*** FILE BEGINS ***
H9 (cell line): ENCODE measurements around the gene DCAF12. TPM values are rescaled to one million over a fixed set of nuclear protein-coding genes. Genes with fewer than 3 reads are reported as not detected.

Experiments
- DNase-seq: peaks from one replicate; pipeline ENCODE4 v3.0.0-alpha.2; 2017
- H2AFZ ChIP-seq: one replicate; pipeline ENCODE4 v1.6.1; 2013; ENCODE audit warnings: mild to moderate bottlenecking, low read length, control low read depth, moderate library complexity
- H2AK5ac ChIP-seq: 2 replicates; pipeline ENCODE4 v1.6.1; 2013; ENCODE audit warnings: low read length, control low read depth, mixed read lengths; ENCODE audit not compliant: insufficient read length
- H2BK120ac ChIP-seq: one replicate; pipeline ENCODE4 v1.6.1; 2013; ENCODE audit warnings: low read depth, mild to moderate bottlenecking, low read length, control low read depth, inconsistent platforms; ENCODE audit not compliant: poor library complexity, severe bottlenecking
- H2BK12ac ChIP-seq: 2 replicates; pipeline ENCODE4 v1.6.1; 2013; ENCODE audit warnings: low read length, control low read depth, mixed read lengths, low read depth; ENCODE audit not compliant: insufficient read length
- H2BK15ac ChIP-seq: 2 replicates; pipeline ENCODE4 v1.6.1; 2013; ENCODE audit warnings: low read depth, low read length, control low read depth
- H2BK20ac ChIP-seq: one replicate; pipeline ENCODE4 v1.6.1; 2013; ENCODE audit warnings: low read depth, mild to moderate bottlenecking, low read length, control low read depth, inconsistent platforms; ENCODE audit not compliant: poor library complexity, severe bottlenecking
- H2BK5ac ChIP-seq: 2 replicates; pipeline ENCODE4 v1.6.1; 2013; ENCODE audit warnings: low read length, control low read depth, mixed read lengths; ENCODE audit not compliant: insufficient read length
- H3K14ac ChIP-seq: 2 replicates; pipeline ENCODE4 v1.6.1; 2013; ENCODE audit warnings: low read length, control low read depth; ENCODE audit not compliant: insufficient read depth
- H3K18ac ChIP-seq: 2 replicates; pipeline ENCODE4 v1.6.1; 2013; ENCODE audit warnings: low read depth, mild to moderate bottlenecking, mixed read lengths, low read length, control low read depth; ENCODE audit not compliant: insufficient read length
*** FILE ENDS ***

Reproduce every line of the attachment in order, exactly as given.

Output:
H9 (cell line): ENCODE measurements around the gene DCAF12. TPM values are rescaled to one million over a fixed set of nuclear protein-coding genes. Genes with fewer than 3 reads are reported as not detected.

Experiments
- DNase-seq: peaks from one replicate; pipeline ENCODE4 v3.0.0-alpha.2; 2017
- H2AFZ ChIP-seq: one replicate; pipeline ENCODE4 v1.6.1; 2013; ENCODE audit warnings: mild to moderate bottlenecking, low read length, control low read depth, moderate library complexity
- H2AK5ac ChIP-seq: 2 replicates; pipeline ENCODE4 v1.6.1; 2013; ENCODE audit warnings: low read length, control low read depth, mixed read lengths; ENCODE audit not compliant: insufficient read length
- H2BK120ac ChIP-seq: one replicate; pipeline ENCODE4 v1.6.1; 2013; ENCODE audit warnings: low read depth, mild to moderate bottlenecking, low read length, control low read depth, inconsistent platforms; ENCODE audit not compliant: poor library complexity, severe bottlenecking
- H2BK12ac ChIP-seq: 2 replicates; pipeline ENCODE4 v1.6.1; 2013; ENCODE audit warnings: low read length, control low read depth, mixed read lengths, low read depth; ENCODE audit not compliant: insufficient read length
- H2BK15ac ChIP-seq: 2 replicates; pipeline ENCODE4 v1.6.1; 2013; ENCODE audit warnings: low read depth, low read length, control low read depth
- H2BK20ac ChIP-seq: one replicate; pipeline ENCODE4 v1.6.1; 2013; ENCODE audit warnings: low read depth, mild to moderate bottlenecking, low read length, control low read depth, inconsistent platforms; ENCODE audit not compliant: poor library complexity, severe bottlenecking
- H2BK5ac ChIP-seq: 2 replicates; pipeline ENCODE4 v1.6.1; 2013; ENCODE audit warnings: low read length, control low read depth, mixed read lengths; ENCODE audit not compliant: insufficient read length
- H3K14ac ChIP-seq: 2 replicates; pipeline ENCODE4 v1.6.1; 2013; ENCODE audit warnings: low read length, control low read depth; ENCODE audit not compliant: insufficient read depth
- H3K18ac ChIP-seq: 2 replicates; pipeline ENCODE4 v1.6.1; 2013; ENCODE audit warnings: low read depth, mild to moderate bottlenecking, mixed read lengths, low read length, control low read depth; ENCODE audit not compliant: insufficient read length